Sleep Apnea Dietitian Claymont DE

There’s one sleep saboteur that often goes unrecognized even though it can have a profound effect on how soundly you snooze—your diet. In fact, ood and sleep actually affect one another: If you don’t eat right, you lose sleep; and when you’re sleep'deprived, your eating habits suffer.

Bayhealth SleepCare Center @ Middletown
(302) 376-1982
291 Carter Drive
Middletown, DE
Ages Seen
3+

The Sleep Center at Riddle Memorial Hospital
(610) 627-4193
1068 W. Baltimore Pike
Media, PA
Doctors Refferal
No
Ages Seen
6 years and up
Insurance
Insurance: Most major insurances, Medicare
Medicare: Yes
Medicaid: No

St. Francis Hospital Sleep Center St. Francis Hospital
(302) 575-8262
701 N. Clayton Street
Wilmington, DE
Ages Seen
18 years and up

The Sleep Disorders Center at Mercy Fitzgerald Hospital Mercy Fitzgerald Hospital
(610) 237-4592
1500 Lansdowne Avenue
Darby, PA
 
University Services - West Chester Sleep Center
(610) 918-1930
915 Old Fern Hill Road
West Chester, PA
Doctors Refferal
No
Ages Seen
3 years and up
Insurance
Insurance: All
Medicare: Yes
Medicaid: Yes

The Bayhealth SleepCare Centers @ Wilmington
(302) 478-6105
1407 Foulk Road
Wilmington, DE
Ages Seen
3+

Crozer Keystone Sleep Center Delaware County Memorial Hospital
(610) 595-6361
2100 Keystone Avenue
Drexel Hill, PA
Ages Seen
18+

Crozer Keystone Sleep Center Taylor Hospital
(610) 595-6361
175 E. Chester Pike
Ridley Park, PA
Doctors Refferal
Not necessary
Ages Seen
6+
Insurance
Insurance: All
Medicare: Yes
Medicaid: No

Main Line Health Lawrence Park Sleep Center
(610) 645-3649
1991 Sproul Road
Broomall, PA
Ages Seen
>5 years

Sleep Medicine Services Paoli Memorial Hospital
(610) 560-8994
2 Industrial Boulevard
Paoli, PA
Ages Seen
5 years and up

Sleep Saboteurs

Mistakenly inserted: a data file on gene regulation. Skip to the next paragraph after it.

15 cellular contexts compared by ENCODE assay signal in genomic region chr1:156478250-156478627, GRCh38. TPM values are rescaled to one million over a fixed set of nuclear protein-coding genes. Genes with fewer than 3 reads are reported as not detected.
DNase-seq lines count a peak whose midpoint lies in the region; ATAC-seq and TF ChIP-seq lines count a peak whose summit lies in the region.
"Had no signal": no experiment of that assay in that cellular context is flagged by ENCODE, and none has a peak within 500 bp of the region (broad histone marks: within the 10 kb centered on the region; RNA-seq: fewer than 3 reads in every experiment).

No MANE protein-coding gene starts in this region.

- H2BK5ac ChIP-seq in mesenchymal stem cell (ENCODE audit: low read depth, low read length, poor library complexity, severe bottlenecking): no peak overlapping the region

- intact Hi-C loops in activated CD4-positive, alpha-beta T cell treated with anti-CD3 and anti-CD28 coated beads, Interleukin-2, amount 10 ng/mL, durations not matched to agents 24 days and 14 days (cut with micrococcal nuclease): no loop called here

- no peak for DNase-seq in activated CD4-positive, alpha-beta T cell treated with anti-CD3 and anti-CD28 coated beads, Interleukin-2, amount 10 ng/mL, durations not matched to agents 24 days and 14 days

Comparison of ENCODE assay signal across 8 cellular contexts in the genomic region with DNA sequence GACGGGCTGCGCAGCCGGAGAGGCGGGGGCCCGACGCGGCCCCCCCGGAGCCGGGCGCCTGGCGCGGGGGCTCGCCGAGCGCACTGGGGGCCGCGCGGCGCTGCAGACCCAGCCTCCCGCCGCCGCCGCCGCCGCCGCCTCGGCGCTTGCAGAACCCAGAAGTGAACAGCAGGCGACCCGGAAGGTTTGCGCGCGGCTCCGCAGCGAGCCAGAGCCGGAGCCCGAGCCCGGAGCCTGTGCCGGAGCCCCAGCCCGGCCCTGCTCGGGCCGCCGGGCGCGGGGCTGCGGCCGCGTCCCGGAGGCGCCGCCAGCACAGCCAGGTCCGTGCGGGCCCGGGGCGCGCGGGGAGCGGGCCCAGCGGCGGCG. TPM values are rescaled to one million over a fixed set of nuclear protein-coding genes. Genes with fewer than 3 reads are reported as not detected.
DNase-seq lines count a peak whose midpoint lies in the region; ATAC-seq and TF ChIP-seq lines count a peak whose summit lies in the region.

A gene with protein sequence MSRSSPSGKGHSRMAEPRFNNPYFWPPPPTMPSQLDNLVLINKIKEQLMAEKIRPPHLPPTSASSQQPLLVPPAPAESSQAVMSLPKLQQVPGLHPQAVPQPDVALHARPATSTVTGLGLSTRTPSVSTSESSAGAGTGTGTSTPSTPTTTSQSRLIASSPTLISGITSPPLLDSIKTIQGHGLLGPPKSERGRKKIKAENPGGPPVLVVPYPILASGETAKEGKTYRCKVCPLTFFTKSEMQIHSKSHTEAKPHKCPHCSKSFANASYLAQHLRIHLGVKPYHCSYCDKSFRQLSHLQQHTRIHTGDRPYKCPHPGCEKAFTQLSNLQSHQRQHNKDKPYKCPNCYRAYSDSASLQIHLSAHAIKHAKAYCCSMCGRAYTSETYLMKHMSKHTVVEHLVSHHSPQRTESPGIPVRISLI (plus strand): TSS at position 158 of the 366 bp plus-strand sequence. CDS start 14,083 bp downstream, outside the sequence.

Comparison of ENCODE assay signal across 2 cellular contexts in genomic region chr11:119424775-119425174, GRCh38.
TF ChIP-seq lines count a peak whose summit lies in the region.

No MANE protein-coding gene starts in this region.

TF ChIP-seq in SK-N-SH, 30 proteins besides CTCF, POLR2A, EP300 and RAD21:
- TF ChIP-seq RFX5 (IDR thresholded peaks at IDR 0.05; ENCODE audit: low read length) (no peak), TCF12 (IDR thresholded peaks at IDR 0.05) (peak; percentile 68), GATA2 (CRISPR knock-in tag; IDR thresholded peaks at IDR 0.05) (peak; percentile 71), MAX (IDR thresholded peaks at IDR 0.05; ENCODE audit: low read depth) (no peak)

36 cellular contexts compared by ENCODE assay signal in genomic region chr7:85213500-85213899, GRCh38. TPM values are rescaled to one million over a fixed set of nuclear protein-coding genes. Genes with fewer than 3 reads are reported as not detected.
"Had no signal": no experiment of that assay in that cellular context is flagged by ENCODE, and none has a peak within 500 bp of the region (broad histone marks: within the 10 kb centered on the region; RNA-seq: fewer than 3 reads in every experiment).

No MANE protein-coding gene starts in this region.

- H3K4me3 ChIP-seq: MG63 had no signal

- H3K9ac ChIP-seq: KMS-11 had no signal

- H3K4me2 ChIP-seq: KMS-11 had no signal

Provided by: 

By Monica Bhide

If you’re among the estimated 65 percent of Americans who have trouble sleeping at least a few nights a week, you’re probably tired of hearing about all the possible culprits for your bedtime woes, from too much caffeine and late-night TV to not enough exercise or unwind time in the evenings. While all of these factors certainly play a role in your quality of shut-eye, there’s one sleep saboteur that often goes unrecognized even though it can have a profound effect on how soundly you snooze—your diet.

In fact, food and sleep actually affect one another: If you don’t eat right, you lose sleep; and when you’re sleep-deprived, your eating habits suffer, says Sally Kravich, a holistic nutritionist and author of Vibrant Living: Creating Radiant Health and Longevity (SPK Publications, 2003). “It’s the ultimate catch-22,” she says. “A lack of sleep causes leptin, an appetite-regulating hormone, to crash, which causes you to eat more,” she says. “Not only does eating more eventually lead to weight gain and an increased risk of obesity—both of which can affect how well you sleep—but the foods you’re most likely to reach for when you’re tired will keep you up at night.” So what’s an insomniac to do?

For starters, get clear about which foods promote good shut-eye, and which have the potential to keep you up at night, and adjust your diet accordingly.

Sleep-enhancing foods
Whole grains. Fiber-rich foods, such as brown rice and quinoa, do more than keep you full; they contain large amounts of tryptophan, an essential amino acid that increases the levels of serotonin (a feel-good neurotransmitter that calms the nervous system) and melatonin (a sleep-inducing hormone secreted in response to darkness) in the brain. What’s more, whole grains slowly nourish the body throughout the night after you digest them, says Lauren Taylor, CTN, a naturopath in Boulder, Colorado. That makes them an especially good choice for anyone who wakes up hungry during the night. Whole-grain carbohydrates also have a soothing effect. “Certain grains, like oats, act as natural relaxants and help calm the nervous system,” says Taylor.
Legumes. The high levels of B vitamins in legumes, such as black-eyed peas and lentils, also help calm your nervous system, says Kravich. Adds Taylor: “Legumes can be a great choice for an evening meal because they often replace animal protein, which can cause sleep problems.” But legumes are not for everyone, warns Taylor. They can be hard for some to digest. To know if you fall into this category, pay close attention to how you feel after you eat them. If the legumes satisfy your hunger without making you feel overly full or gassy, they could be a good addition to your sleep-inducing arsenal. Have an upset stomach or feel sluggish after a meal of legumes? Skip them altogether or eat them only in moderation.
Herbal teas. Tempted to have a glass of vino to unwind at night? Kravich recommends reaching for a cup of tea i...

Author: Monica Bhide

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